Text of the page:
I have to find some type of files in a directory and it's subdirectories and I only have to print out the filenames. So here's the main command:
find -type f -name "*.c"

Now, how could I cut the paths from each result? (it possibily could be done with awk, but I hope, that there's an easier way to do that).


GNU find supports the -printf predicate, which supports the %f format specifier for outputting on the filename.

find -type f -name "*.c" -printf '%f\n'
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  • answered so fast. tried out. thanks again ! :D – Adorjan May 20 '13 at 14:58

Using awk is not so complicated:

find . -name '*.c' -type f | awk -F/ '{print $NF}'

Or sed:

find . -name '*.c' -type f | sed 's|.*/||'

(assuming file names don't contain newline characters) and that will work with any find implementation.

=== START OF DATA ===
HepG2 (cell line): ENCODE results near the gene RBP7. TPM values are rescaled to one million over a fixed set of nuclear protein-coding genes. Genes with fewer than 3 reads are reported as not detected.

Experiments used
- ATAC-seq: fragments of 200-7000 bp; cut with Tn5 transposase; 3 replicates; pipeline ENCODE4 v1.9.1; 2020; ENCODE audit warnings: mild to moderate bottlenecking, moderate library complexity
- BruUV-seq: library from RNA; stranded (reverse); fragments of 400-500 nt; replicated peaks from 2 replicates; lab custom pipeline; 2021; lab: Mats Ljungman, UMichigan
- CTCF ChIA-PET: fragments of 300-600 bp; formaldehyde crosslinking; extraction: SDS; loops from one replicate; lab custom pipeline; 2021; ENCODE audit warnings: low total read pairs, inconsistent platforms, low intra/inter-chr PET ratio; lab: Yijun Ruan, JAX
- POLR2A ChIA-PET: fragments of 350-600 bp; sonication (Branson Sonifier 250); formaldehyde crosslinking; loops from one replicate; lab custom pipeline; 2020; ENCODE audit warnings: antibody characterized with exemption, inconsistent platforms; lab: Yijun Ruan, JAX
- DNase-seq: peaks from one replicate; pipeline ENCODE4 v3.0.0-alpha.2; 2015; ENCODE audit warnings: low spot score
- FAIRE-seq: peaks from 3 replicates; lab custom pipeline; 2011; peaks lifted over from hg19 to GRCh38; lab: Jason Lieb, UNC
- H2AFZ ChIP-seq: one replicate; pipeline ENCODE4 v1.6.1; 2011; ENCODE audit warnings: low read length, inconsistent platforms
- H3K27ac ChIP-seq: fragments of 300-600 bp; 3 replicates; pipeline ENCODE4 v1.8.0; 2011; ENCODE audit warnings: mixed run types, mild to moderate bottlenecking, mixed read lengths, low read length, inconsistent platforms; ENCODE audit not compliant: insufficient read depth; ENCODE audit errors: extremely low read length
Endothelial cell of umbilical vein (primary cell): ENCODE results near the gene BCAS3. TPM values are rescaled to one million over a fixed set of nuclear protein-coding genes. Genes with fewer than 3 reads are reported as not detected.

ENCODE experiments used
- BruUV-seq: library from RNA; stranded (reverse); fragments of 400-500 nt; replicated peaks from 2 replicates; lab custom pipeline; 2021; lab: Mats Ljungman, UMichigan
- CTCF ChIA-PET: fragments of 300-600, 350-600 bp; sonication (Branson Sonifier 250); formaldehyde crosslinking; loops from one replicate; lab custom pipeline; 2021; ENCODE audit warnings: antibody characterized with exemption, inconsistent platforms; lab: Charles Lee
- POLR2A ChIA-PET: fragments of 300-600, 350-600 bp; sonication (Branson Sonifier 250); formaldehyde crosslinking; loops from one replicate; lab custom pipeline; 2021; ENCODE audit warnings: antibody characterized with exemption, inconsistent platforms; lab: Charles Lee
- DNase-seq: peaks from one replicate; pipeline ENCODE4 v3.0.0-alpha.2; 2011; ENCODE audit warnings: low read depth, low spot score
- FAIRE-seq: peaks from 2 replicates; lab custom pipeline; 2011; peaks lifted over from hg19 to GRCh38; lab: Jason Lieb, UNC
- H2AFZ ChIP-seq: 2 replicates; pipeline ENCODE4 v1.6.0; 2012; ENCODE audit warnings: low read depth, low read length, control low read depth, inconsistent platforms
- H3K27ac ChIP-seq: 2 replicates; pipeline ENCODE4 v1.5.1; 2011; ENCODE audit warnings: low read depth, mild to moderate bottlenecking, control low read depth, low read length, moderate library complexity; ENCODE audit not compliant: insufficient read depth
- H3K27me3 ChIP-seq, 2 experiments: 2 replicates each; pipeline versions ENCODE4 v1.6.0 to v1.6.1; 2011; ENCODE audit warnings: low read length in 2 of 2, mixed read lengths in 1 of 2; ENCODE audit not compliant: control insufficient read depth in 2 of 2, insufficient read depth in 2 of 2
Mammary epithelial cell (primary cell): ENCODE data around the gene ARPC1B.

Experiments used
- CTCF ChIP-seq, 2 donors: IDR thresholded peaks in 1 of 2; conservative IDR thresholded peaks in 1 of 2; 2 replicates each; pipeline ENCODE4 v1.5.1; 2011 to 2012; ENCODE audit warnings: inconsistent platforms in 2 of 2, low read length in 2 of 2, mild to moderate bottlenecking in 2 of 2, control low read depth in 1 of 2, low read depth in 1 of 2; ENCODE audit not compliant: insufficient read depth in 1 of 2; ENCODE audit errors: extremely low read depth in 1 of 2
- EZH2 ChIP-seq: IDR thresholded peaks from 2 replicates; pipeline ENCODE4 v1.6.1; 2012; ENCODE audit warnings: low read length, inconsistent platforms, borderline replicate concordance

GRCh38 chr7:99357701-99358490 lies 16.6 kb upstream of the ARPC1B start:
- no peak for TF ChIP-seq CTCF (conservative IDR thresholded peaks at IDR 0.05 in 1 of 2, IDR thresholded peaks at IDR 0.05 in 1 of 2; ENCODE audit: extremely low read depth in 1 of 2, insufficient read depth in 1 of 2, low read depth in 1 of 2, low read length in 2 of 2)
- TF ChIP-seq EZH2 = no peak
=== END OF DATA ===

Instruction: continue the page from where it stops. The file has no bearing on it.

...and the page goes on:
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  • Assuming file names and path directory names don't contain newline characters. – Hauke Laging May 20 '13 at 15:40

You can use the basename program to get the file name:

find . -type f -name \*.c -exec basename {} +

This works on finds that don't have the GNU -printf extension.

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GNU find knows -printf. If you search subdirectories, too, then file names can occur multiple times (in general)!

You need -printf "%p\n" or -printf "%f\n".

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